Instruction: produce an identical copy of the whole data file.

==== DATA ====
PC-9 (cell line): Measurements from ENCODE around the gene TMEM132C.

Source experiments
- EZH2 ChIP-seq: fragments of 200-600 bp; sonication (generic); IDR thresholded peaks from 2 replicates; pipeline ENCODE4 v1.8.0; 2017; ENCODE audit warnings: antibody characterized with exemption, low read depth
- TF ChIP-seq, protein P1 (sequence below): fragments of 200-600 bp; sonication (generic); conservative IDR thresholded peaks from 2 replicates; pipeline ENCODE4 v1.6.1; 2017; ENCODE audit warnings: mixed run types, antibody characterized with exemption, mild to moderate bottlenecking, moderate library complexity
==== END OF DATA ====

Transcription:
PC-9 (cell line): Measurements from ENCODE around the gene TMEM132C.

Source experiments
- EZH2 ChIP-seq: fragments of 200-600 bp; sonication (generic); IDR thresholded peaks from 2 replicates; pipeline ENCODE4 v1.8.0; 2017; ENCODE audit warnings: antibody characterized with exemption, low read depth
- TF ChIP-seq, protein P1 (sequence below): fragments of 200-600 bp; sonication (generic); conservative IDR thresholded peaks from 2 replicates; pipeline ENCODE4 v1.6.1; 2017; ENCODE audit warnings: mixed run types, antibody characterized with exemption, mild to moderate bottlenecking, moderate library complexity